David Spray:                 Or said another way, you can't cost cut your way to success in business. It's a bit more....

Meril Markley:             That's right, and that's why incentives are so important, that Dave, they really be linked to doing something, and not just to reducing taxes by sticking your finger up in the air and hoping that you catch an attractive loophole.

David Spray:                 Sure, sure. Well, when you talk to clients about IC-DISC, what are the typical questions that they might have, and do they ever have any reservations?

Meril Markley:             They do, and that's a good thing. I like it when clients ask questions and want to understand something that at first blush may seem that it's a little bit dodgy. For example, I always get asked, is it a loophole that's likely to be plugged by Congress? Other people say, "Gee, isn't the DISC a sham corporation? It is no employees or assets, and it exists solely to generate a tax benefit." The one I hate the most is when people ask me, "Is this a tax shelter like those smoke and mirrors things that accounting firms got in trouble for promoting?"

David Spray:                 That is a good point. What's your typical response to these questions?

Meril Markley:             It's an easy one to understand. The DISC is embodied in the internal revenue code itself. It's not just a regulation or a ruling or a series of sham transactions. And so, only Congress can get rid of it.

David Spray:                 Okay. Now ... Go ahead.

Meril Markley:             If you follow the rules, and you know what those are, that seem a bit formulaic or mechanical, but if you follow them, the tax savings are legitimate and attractive. What I find interesting is that there aren't a lot of court cases or IRS rulings interpreting the IC-DISC statute and regulations. It's pretty much what you see is what you get, not a lot of gray area or room for argument. You stick to the rules, and the rewards should result.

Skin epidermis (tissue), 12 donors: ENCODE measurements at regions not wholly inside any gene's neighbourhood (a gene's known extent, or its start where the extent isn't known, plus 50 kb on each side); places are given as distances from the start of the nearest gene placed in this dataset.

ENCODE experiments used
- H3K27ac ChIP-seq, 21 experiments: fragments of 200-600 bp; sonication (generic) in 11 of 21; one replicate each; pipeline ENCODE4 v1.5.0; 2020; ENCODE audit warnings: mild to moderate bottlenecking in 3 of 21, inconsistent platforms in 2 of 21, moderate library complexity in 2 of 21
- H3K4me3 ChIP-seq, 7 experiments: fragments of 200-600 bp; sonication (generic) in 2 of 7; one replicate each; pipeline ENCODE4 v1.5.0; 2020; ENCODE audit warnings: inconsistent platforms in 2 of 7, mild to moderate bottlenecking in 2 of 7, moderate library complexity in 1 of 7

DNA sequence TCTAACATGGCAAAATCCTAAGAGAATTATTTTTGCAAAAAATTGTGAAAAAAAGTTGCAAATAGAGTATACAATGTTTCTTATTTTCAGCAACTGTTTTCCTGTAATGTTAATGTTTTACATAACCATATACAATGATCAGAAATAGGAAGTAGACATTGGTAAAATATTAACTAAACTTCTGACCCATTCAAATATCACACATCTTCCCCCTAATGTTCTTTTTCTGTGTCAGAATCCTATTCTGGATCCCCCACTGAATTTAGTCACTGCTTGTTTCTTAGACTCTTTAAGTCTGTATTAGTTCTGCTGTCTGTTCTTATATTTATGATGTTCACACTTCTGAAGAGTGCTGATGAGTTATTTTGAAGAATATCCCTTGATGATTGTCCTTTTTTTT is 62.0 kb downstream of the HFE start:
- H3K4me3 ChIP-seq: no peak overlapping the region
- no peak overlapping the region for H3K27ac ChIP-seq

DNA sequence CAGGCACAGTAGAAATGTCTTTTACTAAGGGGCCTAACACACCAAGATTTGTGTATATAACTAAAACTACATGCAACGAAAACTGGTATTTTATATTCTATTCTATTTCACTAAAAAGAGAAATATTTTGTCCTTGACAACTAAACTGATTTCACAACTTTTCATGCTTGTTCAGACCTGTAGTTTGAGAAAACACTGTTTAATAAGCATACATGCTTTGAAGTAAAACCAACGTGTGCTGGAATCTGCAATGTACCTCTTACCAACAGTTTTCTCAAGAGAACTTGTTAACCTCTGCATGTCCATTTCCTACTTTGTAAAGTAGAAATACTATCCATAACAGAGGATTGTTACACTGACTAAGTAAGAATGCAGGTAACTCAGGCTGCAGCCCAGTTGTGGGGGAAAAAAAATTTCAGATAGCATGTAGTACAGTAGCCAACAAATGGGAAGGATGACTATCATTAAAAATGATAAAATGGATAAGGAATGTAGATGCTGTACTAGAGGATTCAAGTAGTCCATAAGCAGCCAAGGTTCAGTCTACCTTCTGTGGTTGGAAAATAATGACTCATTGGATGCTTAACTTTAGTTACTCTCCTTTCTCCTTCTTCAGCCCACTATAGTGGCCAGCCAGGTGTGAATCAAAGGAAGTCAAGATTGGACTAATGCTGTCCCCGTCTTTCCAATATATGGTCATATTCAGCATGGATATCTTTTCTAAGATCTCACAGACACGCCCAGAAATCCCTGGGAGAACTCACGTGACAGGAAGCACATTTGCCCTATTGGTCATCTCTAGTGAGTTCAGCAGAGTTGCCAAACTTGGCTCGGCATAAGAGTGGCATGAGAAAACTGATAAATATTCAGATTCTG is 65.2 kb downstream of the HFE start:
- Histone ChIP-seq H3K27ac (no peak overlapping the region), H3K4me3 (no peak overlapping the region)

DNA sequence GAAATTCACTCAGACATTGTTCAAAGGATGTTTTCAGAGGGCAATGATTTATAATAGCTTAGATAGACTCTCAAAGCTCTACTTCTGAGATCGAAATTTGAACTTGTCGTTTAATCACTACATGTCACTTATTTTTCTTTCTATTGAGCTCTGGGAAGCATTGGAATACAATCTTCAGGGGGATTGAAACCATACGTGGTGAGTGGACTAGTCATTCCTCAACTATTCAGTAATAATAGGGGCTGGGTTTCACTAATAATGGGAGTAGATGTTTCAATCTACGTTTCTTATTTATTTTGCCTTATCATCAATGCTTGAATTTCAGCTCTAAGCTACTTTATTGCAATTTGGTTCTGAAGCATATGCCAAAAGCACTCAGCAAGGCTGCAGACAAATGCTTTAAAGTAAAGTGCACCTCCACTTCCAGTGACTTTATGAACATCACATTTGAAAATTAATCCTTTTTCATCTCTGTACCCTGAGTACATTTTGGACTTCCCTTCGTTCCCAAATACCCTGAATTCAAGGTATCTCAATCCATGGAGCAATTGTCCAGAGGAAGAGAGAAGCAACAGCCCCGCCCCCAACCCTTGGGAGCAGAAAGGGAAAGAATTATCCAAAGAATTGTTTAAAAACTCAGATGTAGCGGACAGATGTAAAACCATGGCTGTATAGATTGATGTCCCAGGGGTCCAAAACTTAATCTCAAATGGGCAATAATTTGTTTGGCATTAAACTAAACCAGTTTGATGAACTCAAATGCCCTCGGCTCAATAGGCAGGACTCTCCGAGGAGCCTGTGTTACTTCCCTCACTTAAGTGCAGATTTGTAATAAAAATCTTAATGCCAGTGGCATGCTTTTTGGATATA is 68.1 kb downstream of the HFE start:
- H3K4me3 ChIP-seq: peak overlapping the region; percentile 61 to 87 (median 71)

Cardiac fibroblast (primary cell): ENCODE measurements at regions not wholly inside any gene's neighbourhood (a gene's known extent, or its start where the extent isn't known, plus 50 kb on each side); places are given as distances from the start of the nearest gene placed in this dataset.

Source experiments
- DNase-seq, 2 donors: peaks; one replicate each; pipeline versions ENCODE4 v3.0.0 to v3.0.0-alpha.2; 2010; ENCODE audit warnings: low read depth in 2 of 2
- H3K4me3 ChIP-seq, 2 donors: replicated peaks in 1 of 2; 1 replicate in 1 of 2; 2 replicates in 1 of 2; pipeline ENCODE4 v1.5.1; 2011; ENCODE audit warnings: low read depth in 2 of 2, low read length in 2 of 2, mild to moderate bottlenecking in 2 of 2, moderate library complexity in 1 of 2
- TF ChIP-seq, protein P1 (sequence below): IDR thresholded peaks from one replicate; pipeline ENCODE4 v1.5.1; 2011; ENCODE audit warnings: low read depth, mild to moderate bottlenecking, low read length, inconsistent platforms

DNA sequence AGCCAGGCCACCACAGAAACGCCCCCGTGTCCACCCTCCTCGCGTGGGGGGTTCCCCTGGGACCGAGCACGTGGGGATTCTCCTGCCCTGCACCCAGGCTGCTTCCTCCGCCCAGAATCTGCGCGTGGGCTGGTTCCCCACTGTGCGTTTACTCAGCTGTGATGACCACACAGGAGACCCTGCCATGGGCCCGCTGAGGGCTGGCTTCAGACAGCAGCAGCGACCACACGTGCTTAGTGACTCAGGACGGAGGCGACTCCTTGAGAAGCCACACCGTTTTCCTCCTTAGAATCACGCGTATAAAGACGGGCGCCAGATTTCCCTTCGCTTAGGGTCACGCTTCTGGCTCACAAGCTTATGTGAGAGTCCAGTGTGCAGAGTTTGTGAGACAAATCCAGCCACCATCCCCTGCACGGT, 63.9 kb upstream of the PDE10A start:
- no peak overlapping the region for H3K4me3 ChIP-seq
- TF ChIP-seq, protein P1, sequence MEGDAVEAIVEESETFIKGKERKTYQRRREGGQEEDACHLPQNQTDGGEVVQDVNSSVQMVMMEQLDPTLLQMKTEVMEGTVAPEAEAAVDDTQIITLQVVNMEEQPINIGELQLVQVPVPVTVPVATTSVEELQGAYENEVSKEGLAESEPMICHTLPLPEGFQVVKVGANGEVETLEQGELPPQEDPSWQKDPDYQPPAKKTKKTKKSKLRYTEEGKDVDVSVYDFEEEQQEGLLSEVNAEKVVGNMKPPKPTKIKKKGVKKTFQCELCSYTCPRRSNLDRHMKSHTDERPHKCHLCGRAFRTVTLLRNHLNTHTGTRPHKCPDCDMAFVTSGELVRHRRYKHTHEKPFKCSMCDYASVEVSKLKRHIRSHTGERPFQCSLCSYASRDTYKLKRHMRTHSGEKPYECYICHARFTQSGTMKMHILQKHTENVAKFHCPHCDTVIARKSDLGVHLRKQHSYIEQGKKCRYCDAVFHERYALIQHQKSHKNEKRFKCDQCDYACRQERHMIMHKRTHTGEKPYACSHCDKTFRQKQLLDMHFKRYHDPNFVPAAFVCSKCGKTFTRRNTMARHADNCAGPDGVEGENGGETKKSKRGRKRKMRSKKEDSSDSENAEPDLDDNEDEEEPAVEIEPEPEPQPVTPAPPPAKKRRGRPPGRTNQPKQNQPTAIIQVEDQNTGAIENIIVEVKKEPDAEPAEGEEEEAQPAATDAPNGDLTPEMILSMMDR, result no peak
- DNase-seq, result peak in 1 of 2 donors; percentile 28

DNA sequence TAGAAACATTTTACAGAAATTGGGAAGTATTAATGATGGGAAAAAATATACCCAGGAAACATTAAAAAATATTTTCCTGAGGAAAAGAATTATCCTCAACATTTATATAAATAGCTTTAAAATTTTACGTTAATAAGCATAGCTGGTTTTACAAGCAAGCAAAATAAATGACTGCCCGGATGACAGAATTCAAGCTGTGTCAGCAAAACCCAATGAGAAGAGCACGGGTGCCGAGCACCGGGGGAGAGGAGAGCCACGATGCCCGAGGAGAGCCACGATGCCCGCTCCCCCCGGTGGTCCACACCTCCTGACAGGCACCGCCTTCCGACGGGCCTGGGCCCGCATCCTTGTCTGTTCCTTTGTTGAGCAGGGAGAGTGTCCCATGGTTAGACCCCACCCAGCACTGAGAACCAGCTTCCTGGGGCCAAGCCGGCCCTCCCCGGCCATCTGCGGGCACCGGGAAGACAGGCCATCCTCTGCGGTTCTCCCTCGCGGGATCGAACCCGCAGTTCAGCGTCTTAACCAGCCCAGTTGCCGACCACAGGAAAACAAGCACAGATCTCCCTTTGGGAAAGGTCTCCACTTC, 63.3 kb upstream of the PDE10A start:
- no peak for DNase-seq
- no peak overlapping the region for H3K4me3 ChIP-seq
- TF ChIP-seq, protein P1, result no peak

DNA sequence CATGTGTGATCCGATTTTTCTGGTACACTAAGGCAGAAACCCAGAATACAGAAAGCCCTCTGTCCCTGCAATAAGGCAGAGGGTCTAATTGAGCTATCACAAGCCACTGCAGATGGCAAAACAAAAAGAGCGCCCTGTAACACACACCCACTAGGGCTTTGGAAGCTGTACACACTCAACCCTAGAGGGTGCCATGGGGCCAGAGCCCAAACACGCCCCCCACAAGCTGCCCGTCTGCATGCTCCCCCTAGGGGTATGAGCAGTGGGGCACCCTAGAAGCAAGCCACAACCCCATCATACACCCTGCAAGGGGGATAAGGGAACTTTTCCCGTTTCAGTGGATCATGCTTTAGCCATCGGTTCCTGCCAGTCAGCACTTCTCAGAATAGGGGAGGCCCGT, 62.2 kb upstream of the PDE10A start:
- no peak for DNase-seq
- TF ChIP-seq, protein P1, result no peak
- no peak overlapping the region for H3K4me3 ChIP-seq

David Spray:                 Okay. It sounds good so far. Well, let's go back to the beginning of the DISC. When did this get started?

Meril Markley:             The DISC was actually part of the Revenue Act of 1971, and in that law, it provided the basic exemption from corporate income tax that the DISC as a company still enjoys. The second important thing that the act did was it postponed the time for taxing the DISC's shareholders on those tax-free earnings until the shareholders received an actual dividend.

David Spray:                 Why was that? What do you think the motivation of Congress was to structure it that way?

Meril Markley:             I think it came down to wanting to encourage exports by small businesses, using an easy to administer domestic corporation. That way, small business could achieve benefits similar to the tax deferral that large corporations had been enjoying for years by using foreign subsidiaries as low tax resellers.

David Spray:                 Okay. But at its core, it was really a deferral play, right?

Meril Markley:             It was, and that's what got it into trouble with our trading partners. At the time-

David Spray:                 How was that? How did it get us in trouble?

Meril Markley:             Well, if you remember back to the days of the GATT, or the general agreement on tariffs and trade, which was the predecessor to the World Trade Organization, it was viewed by members of the GATT as an impermissible subsidy targeting exports from the US and harming our trading partners by allowing US exports into those countries at prices lower than what the same goods cost in the US.

David Spray:                 So, what was Congress' or the government's answer to that?

Meril Markley:             Well, they repealed the DISC, and in 1984 they created something called the foreign sales corporation, or the FSC, and that required that in place of using a US incorporated company, that a foreign corporation would be used to assist in the import sale. In that way, the US claimed that this resembled a territorial system of taxation, and therefore would be permissible under the GATT. The key was that this was not a paper company like the DISC. The FSC had to be incorporated outside the US and it had to have employees, and it had to undertake specific economic processes as outlined in the law.

David Spray:                 What year was that?

Meril Markley:             That was 1984, which is a very special year for me because I was-

David Spray:                 Oh, yeah? Why is that?

Meril Markley:             I was starting my career. I was a newly minted tax lawyer, and I was sent off on my first foreign business trip to go to Brussels and to set up the Belgian branch of the FSC that was incorporated in Guam.

David Spray:                 Oh, wow.

Meril Markley:             That was also my first interaction with Neal Block, Baker McKensie's irrepressible guru who truly wrote the book on export-related incentives such as DISC and FSC. So, for me, that was an exciting time, Dave.